Image

Photography 101: Edge

Day 18:  Today we’re livin’ on the edge in our Photo 101 class!  Lol.  The tip for this assignment was to use photo editing software to make sure the edge we photograph is lined up nice and straight in the photo.

Thankfully, my father let me borrow his camera tripod a couple of weeks ago (he was quite a good photographer back before I was born).  The tripod makes it so much easier to line things up straight and to take macro shots without losing focus due to camera movement.

Once again, I utilized the trusty Aperture Priority setting on my Canon Power Shot camera to capture these images of our Beta fish.  There are plenty of edges in this photo  — the tank, the water, the corner of the room, and the window edges.  When viewed from the edge like this, water refraction and tank reflections make it look like we have three fish instead of one.  (Please scroll over the images or click on them for more info.)

Did you notice the extreme difference in the view out the window?  Shooting photos with and without the flash can cause surprising changes…Well, surprising to me, anyway, since I’m new to photography.  Which photo is more appealing to you?

There was an issue with using the Aperture Priority setting for this photo shoot.  The shutter speed on this setting is slower to let in that rich lighting, which means any motion in the shot will be nothing but a colorful bblluurr.  It’s not noticeable in the first set of photos because the fish was not moving.  Here are some examples of him swimming: one using the Aperture Priority setting and the other using the Sports setting.

I guess that’s why the mouth on my little bunny friend blurred when I used the Aperture Priority setting to take this photo of him licking his lips in the yard today.

Advertisements
Image

Photography 101: Architecture

Day 12:  Today’s assignment is about finding interesting architecture to display in a monochrome or black and white photo.  I went to a downtown area of a small town to capture these photos.

decorative roof gable trim on shingled roof with bare tree branches in background

Scroll over the rest of the images to see more info:

Here is an example of more of my experimentation with focus and camera settings:

One building had detailed metal columns.  This is the least rusty one:

Near the end of my photography walk, I discovered what I’ve dubbed “architectural remnants.”  A detailed tile floor remains, but the walls are long gone:

Image

Photography 101: Big

Day 7:  A simple theme was presented for today:  “Big.”  The tip to keep in mind for this assignment was to change your point of view to capture a photo from an unusual or interesting angle (“point of view”).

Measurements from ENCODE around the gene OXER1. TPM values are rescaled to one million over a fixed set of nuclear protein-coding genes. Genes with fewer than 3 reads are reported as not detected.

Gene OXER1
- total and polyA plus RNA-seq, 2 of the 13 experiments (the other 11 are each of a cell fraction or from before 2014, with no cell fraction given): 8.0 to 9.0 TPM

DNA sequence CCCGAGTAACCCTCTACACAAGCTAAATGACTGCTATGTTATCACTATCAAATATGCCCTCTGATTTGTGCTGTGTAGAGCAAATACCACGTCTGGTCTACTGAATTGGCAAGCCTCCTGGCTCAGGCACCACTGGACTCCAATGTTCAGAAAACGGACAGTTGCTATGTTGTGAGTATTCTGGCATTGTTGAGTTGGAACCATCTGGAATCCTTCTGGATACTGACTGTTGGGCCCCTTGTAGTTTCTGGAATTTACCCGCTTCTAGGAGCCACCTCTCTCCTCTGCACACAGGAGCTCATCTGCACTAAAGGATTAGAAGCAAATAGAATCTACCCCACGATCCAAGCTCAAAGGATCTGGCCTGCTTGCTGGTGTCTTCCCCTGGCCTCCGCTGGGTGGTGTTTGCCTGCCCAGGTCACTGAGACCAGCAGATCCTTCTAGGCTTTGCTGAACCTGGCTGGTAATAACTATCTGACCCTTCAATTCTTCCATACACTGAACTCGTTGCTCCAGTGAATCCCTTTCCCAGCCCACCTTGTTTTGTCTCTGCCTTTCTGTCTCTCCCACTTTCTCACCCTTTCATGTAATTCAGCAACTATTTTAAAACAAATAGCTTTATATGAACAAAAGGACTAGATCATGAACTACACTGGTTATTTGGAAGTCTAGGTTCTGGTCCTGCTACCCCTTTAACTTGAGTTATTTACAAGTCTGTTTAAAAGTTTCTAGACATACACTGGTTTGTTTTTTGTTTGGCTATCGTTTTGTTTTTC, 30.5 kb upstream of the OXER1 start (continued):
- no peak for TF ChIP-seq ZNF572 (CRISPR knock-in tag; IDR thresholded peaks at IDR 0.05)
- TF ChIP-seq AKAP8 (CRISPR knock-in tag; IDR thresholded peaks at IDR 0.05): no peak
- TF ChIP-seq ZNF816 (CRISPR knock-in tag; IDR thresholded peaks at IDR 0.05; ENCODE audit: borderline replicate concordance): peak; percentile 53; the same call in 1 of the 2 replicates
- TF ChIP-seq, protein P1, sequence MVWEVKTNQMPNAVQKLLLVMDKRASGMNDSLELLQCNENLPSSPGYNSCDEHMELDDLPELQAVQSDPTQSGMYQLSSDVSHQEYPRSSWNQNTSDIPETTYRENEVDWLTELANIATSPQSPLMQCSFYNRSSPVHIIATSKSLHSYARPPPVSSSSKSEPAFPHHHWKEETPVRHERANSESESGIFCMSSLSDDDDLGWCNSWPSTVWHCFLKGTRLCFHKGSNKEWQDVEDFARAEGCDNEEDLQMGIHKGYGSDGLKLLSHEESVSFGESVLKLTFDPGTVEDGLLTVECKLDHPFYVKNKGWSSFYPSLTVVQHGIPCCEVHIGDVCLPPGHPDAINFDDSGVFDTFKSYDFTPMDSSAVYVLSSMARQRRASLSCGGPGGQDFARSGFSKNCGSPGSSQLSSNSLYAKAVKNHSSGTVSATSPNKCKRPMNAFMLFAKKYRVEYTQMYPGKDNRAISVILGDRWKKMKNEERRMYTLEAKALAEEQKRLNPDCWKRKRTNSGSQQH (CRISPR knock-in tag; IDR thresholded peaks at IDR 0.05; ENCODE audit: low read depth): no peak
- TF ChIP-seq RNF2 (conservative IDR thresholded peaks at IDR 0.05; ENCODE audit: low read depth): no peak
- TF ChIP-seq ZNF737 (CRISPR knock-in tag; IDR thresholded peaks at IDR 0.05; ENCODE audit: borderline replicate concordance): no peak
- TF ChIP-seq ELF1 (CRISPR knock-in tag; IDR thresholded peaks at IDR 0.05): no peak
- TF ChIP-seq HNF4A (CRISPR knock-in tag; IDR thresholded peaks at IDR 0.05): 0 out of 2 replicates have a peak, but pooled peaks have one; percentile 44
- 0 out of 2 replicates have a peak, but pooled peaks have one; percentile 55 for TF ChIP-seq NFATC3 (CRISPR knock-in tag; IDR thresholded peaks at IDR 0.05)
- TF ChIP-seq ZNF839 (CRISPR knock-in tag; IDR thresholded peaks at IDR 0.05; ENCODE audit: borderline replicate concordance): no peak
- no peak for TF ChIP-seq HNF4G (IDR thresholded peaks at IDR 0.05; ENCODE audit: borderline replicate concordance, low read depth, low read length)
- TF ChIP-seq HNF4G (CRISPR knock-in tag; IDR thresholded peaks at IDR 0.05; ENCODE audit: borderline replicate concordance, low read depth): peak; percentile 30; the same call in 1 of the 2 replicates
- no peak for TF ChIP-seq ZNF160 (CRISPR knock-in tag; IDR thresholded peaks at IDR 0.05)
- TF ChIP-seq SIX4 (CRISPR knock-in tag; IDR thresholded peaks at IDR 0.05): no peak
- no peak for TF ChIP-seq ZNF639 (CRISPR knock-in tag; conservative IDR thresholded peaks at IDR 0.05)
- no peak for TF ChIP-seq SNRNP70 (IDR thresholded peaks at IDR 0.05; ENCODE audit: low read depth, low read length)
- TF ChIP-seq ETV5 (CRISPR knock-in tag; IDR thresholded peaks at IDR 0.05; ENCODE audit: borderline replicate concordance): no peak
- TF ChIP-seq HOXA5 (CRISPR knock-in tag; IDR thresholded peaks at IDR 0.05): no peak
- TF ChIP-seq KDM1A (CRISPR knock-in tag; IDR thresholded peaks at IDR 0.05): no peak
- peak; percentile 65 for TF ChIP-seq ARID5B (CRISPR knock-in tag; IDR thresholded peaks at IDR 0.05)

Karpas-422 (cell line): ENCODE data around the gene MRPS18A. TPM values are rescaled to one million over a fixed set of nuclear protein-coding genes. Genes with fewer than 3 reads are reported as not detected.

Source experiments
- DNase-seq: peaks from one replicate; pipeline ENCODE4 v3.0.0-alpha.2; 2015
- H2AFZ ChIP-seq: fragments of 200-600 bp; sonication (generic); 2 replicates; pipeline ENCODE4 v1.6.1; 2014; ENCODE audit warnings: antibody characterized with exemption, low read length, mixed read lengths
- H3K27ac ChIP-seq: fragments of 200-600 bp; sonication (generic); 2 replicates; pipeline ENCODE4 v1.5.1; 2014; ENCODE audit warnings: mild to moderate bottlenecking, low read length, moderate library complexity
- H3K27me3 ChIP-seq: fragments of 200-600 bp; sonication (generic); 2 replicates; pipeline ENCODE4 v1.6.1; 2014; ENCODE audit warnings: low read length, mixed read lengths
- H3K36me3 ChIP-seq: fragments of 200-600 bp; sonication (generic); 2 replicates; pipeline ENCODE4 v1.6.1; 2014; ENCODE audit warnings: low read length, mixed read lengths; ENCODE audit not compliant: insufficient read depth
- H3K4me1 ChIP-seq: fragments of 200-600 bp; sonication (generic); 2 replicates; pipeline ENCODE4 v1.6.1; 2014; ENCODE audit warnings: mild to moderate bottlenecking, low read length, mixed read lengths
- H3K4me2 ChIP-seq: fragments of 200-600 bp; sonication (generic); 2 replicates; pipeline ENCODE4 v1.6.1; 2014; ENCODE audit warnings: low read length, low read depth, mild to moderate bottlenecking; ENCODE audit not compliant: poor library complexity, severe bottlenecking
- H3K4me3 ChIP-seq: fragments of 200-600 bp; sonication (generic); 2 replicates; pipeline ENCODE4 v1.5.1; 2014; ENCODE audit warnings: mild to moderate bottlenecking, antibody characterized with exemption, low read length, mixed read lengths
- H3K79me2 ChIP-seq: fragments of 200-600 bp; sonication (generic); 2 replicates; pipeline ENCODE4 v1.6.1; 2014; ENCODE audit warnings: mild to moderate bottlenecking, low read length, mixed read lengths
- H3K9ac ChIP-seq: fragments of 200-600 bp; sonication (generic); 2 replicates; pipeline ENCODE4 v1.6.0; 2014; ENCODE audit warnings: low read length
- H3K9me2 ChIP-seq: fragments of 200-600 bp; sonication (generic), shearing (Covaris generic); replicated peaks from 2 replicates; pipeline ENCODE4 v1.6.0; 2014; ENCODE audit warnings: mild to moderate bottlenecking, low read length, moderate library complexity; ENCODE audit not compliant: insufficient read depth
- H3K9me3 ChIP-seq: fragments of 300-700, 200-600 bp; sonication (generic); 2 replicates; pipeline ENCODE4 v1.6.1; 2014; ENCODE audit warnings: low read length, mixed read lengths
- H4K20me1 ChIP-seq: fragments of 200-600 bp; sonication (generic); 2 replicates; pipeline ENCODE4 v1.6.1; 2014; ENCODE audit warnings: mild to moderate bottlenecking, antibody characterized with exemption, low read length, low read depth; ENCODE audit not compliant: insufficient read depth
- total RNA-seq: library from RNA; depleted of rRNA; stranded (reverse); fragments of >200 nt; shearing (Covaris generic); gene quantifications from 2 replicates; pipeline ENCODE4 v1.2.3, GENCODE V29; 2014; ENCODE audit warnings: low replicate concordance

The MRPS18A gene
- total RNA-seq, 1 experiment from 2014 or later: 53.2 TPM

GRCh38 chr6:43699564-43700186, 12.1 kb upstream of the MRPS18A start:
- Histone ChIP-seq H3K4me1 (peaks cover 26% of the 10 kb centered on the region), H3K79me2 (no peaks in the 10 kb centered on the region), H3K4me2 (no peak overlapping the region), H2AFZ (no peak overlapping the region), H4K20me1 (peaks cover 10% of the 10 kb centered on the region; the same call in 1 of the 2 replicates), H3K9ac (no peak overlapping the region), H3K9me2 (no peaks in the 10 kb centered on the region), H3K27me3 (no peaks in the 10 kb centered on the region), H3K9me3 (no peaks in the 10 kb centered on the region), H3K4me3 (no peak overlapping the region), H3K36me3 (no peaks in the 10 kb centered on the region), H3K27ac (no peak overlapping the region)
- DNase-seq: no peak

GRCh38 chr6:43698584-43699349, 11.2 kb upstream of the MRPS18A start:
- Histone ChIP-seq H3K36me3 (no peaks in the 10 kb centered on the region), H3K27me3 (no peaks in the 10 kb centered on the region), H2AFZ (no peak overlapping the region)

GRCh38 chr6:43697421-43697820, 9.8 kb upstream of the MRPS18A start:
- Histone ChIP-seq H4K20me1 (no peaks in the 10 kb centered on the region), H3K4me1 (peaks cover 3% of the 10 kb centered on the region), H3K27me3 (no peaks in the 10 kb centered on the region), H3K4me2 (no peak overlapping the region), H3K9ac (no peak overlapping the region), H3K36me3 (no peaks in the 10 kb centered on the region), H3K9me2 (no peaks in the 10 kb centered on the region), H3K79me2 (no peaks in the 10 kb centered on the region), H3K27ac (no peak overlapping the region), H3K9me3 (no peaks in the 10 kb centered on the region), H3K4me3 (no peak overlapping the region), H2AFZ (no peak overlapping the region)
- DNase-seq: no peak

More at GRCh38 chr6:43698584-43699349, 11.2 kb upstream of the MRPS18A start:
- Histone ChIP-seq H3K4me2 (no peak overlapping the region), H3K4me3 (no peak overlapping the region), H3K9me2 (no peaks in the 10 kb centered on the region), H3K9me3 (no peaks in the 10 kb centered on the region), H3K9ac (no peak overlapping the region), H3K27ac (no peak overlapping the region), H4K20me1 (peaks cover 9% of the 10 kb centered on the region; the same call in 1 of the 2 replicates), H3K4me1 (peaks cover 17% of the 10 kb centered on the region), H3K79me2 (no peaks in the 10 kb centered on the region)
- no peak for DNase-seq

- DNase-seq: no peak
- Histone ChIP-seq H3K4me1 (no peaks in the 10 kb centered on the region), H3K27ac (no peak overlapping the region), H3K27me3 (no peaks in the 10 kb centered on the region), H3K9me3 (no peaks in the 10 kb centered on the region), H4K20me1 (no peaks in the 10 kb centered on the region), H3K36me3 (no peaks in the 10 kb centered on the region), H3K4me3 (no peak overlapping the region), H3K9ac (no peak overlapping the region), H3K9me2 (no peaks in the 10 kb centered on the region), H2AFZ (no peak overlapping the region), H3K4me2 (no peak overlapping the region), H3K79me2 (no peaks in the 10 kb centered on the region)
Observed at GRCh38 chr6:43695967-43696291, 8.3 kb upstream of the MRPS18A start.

Ok…”big” is a pretty basic idea.  Where could I go with this one?  Hmmm…my first random thoughts on this topic include:

  • Big things like elephants, but I dont’ have one of those handy (ha ha).
  • Big ideas or important inventions.  I might be able to work with that.
  • Sayings like “You’re actin’ too big for your britches.”  That sounds like an old country saying to me.  I can picture a miffed little boy in overalls stubbornly puffing his chest out in defiance.

I’ll have look around and think about this idea for a while to see if I can gain some inspiration.  Big is a relative term, so maybe I can find an unexpected way to express the idea…

~~~~~{Several hours later}~~~~~

…Eureka! I found my inspiration.  First of all, I’m getting obsessed with macro shooting of eyes and other objects.  I was shooting flowers at the base of the largest tree in our yard, trying to capture the details of the lichen and leaves.

 

As I was working my way around the tree trunk shooting macro shots, I looked up and thought “Wow, this tree has really grown since we moved here.  It looks so…big!”  So, I flipped the camera skyward and took these shots:

looking up from the base of a large silver maple tree with bark in focus

Using the Aperture Priority setting, I auto focused on the nearby bark before taking the photo.

looking up from the base of a large silver maple tree with branches in focus

Look how different the lighting is on the same setting, when I let the camera auto focus where it wanted to. The small tree branches show up in this photo.

Here’s another representation of “big:” my oldest, largest hen:

close-up face shot of an Australorp hen with background frosted